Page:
In the “ITC E-CHOUPAL: CORPORATE SOCIAL RESPONSIBILITY IN RURAL INDIA” case by Ali Farhoomand; Saurabh Bhatnagar we take a closer look at the poor supply chain management that exists in India and how ITC try to mitigate the constraints of the agrarian supply chain by implementing “e-Choupal”; transforming the life of the Indian farmer from under served and over-exploited to being fairly treated and giving them more power and control.
Who/What it ITC?
India’s private sector company, considered to be “Top 10 most valuable (company) brands in India” by Brand Finance. It has interests in tobacco, hotels, agri-business, packaged foods, retail, information technology and many others.
Why is Supply Chain Management Important to them?
ITC was part of the agrarian supply chain that was regulated by the government regulation of Agriculture Produce Marketing Committee (APMC), which made their supply chain operations very slow and inefficient. APMC mandated that agri-companies must buy produce through designated market (called mandi’s) and through registered commission agencies. Since this was the only means of farmers to sell their produce and being a far distance from them, they would often be pressured to sell their produce at whatever price the agents wanted to pay which was usually very low.
Why was the Supply Chain slow and inefficient?
The farmers must drive a distance to auction their produce to the agents, then the middle man would have to transport to the factory which resulted in costly delays, high procurement costs for the company and low pay for the farmers. Sometimes they would not break even. Under this system, the middle man would pocket the gains. Although there was an established price set, the middle men would force farmers to sell their produce at a much lower cost.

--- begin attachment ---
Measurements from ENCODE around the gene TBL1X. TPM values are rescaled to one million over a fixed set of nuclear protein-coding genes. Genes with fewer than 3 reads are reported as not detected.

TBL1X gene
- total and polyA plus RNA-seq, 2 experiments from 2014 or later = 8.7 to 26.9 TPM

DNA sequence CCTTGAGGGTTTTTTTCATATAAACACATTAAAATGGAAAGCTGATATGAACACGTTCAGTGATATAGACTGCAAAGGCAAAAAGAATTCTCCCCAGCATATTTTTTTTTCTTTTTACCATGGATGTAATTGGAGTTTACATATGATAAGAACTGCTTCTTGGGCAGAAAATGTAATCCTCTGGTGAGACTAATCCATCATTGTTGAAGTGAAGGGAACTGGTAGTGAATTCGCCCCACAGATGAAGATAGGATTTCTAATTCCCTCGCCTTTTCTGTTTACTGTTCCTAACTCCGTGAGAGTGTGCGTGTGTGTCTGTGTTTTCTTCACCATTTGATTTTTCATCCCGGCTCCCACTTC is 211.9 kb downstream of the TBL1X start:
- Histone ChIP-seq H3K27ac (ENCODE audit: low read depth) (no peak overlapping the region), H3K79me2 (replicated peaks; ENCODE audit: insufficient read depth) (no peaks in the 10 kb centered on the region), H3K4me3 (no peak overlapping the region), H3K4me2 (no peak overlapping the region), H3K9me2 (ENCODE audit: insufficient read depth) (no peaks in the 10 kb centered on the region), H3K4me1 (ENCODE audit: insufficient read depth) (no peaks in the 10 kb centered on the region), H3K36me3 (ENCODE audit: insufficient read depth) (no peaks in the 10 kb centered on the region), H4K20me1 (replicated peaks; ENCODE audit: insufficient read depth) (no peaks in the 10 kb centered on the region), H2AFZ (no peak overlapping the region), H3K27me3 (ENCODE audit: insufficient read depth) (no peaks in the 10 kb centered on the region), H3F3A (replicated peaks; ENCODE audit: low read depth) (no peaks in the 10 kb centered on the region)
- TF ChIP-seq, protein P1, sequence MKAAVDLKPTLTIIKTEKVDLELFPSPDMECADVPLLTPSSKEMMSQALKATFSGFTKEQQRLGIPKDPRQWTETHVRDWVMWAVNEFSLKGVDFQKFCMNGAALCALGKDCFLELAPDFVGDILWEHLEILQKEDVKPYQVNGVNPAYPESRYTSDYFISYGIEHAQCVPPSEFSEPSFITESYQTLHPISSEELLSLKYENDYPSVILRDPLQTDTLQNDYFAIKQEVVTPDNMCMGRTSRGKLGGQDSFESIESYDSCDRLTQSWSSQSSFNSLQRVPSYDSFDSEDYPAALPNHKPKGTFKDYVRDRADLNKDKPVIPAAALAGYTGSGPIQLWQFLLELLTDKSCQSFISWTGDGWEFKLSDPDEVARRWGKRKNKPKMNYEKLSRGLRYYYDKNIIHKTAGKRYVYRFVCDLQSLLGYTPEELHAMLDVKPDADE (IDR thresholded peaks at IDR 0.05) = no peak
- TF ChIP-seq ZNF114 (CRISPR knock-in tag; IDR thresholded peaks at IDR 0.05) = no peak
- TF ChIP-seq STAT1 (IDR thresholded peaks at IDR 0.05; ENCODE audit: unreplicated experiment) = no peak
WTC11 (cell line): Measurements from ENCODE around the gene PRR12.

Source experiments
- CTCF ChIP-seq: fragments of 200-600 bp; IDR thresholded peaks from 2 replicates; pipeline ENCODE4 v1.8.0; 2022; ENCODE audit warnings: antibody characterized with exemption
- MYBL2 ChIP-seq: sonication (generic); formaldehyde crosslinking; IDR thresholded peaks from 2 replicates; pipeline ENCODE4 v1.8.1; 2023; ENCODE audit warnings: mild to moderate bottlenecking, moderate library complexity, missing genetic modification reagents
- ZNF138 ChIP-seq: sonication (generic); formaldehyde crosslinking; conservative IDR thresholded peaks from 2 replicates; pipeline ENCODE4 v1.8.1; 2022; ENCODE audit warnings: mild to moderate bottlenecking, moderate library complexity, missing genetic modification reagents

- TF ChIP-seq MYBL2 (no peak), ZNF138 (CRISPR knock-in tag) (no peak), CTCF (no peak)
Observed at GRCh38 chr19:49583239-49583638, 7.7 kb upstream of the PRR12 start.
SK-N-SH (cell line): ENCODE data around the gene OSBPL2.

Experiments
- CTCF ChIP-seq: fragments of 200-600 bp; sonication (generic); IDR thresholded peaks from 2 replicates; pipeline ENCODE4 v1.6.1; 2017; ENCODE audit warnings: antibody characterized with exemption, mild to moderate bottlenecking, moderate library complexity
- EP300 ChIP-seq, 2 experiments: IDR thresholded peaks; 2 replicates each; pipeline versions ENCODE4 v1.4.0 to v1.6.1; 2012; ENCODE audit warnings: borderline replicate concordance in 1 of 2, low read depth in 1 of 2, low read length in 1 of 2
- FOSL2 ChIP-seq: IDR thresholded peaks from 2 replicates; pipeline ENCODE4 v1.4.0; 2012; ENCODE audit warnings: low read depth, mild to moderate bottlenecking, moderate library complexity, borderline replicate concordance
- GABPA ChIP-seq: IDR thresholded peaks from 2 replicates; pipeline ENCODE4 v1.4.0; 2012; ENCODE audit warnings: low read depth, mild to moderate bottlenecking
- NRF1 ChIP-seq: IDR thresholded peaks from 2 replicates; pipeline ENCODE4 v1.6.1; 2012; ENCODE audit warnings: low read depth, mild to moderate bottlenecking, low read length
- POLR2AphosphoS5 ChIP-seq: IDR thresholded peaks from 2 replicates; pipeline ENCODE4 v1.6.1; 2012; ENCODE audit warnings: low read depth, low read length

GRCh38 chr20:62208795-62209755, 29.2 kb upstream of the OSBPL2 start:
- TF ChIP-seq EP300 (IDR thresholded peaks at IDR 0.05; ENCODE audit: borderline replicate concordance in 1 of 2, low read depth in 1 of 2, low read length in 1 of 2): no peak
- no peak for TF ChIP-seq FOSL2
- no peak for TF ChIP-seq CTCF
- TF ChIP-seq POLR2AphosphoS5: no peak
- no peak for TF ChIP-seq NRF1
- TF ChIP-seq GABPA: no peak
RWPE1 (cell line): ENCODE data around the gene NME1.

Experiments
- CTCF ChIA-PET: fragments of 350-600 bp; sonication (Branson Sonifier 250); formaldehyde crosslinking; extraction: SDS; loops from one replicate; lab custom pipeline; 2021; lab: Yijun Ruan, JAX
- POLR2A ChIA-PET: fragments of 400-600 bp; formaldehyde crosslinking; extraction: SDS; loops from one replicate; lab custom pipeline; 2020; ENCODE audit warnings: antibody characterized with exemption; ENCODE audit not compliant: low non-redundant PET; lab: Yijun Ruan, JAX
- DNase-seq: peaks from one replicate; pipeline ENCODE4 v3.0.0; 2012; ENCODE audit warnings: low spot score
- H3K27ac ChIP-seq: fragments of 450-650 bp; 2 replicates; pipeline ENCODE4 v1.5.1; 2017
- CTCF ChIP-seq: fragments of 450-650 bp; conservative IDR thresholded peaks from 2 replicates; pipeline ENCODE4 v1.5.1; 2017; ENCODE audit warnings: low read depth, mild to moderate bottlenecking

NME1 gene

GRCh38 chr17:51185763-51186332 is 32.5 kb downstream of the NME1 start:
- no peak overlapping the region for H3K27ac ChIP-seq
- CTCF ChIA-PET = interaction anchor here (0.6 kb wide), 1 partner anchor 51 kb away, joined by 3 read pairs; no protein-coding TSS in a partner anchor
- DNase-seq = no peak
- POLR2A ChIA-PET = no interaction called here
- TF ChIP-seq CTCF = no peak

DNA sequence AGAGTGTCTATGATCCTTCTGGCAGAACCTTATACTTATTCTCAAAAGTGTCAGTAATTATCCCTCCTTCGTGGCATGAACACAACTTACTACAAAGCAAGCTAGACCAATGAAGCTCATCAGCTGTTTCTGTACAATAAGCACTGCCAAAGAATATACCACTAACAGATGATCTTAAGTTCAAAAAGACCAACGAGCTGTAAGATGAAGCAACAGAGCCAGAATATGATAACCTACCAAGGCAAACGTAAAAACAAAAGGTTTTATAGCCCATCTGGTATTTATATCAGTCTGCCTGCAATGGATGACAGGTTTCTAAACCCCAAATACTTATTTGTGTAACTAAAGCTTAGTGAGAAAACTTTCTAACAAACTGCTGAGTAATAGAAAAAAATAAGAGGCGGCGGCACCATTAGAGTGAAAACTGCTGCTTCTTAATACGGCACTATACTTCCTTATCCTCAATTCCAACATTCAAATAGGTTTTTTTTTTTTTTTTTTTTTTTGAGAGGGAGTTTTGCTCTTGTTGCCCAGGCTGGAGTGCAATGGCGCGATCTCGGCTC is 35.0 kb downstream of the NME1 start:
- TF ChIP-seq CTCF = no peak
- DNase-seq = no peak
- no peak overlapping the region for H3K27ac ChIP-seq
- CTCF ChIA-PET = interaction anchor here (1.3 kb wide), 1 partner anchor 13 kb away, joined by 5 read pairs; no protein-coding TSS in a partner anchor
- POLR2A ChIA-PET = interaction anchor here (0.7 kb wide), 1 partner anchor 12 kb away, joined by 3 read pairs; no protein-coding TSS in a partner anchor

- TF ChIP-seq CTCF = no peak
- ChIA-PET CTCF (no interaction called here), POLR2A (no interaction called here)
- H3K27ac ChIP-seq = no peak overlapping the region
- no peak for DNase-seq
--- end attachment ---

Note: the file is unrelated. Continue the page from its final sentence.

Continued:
They created “e-Choupal” to improve supply chain management and stop the abuse of farmers by agents.
What did they do?
ITC set up small internet kiosks in the villages which allowed the farmers to directly sell their produce to ITC which: (1) eliminated the middle man (2) ensured that the farmers were paid accurately (more) unlike in the traditional government-designated marketplace.
How does e-Choupal actually work?
e-Choupal was a website that delivered relevant and timely information to farmers from what fertilizers, seeds and pesticides to use to relevant prices and weather forecasts.
What challenges did ITC face?
There was a lack of infrastructure in rural India. There was no access to telecommunications, no power supply and low literary rates. Since there was a lack of knowledge in using the sophisticated equipment, ITC had to train farmers on the benefits of the kiosks and how it would add value in their everyday life’s.
There was also opposition from the traders’ lobby who tried to lobby against it because “e-Choupal” challenged their trade monopolies.
It was costly to develop 20,000 “e-Choupal” kiosks by 2012 and ITC encountered problems in developing the virtual and physical infrastructure.
Another big challenge was to recruit, train, nurture and maintain talent that would continue to grow over time.
What results and benefits did “e-Choupal” have?
ITC improved supply chain management by dealing directly with farmers and farmers standard of living rose due to getting paid more for their products. It eliminated wasted time and effort as well as handling costs.
Farmers finally had an alternative in which they received more for their grain than with the traditional market and were fairly compensated for it, making them wealthier. It gave more information to farmers as to the market price of their grains for the day, making them more confident of not getting ripped off.
What other problems did ITC solve through “e-Choupal” for the poor rural Indian community?
(1) Provided means of digital content and virtual training sessions for weaker students who needed additional tutoring, in hopes to lower the dropout rates.
(2) Empowered woman who lived in the shadows of their husbands by providing jobs and information though the “e-Choupal” network, thus giving woman economic independence.
(3) The cost of healthcare in India can be very costly, especially for poor families. ITC expanded it “e-Choupal” network to provide inexpensive and accessible healthcare to the villagers by establishing “Choupal Health Care Model”
Source: ITC e-Choupal: Corporate Social Responsibility in Rural India, Case: HKU765-PDF-ENG, 2008.
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